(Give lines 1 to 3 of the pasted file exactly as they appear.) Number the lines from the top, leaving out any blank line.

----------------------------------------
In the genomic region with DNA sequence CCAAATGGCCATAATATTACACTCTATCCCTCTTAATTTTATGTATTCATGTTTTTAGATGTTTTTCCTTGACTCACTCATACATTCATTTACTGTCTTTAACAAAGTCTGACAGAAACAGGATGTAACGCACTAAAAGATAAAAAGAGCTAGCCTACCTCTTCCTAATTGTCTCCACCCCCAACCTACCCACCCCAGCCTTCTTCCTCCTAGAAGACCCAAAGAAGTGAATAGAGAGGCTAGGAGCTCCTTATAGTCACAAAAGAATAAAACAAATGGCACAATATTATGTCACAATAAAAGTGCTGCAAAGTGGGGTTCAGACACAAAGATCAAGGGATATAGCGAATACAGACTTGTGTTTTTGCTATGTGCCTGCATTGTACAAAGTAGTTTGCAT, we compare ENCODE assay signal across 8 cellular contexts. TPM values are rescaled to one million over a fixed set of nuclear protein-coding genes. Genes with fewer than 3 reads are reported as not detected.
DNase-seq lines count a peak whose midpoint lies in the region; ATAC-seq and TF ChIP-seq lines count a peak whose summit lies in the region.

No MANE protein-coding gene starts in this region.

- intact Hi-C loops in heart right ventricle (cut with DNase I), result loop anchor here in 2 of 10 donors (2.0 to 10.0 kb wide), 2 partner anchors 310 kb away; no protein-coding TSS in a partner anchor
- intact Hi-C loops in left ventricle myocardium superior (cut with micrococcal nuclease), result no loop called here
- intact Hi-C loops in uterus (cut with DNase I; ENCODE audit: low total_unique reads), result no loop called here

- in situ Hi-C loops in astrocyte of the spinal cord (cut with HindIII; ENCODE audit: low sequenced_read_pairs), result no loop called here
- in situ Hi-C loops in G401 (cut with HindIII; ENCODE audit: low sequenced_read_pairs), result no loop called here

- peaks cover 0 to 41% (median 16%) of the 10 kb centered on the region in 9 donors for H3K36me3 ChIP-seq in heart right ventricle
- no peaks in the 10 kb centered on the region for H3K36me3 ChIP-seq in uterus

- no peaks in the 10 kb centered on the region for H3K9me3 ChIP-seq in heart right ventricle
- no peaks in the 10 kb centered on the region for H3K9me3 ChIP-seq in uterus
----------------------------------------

In the genomic region with DNA sequence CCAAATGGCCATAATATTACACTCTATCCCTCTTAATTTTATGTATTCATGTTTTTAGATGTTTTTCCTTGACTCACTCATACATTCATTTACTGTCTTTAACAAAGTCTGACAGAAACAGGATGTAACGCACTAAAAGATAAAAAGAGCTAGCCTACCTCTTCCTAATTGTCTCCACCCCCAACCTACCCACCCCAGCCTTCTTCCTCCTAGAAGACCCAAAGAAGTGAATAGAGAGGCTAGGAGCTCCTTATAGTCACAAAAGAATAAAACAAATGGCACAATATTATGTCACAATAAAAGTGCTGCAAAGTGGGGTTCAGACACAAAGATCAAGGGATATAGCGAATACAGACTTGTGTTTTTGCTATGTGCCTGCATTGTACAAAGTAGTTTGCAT, we compare ENCODE assay signal across 8 cellular contexts. TPM values are rescaled to one million over a fixed set of nuclear protein-coding genes. Genes with fewer than 3 reads are reported as not detected.
DNase-seq lines count a peak whose midpoint lies in the region; ATAC-seq and TF ChIP-seq lines count a peak whose summit lies in the region.

No MANE protein-coding gene starts in this region.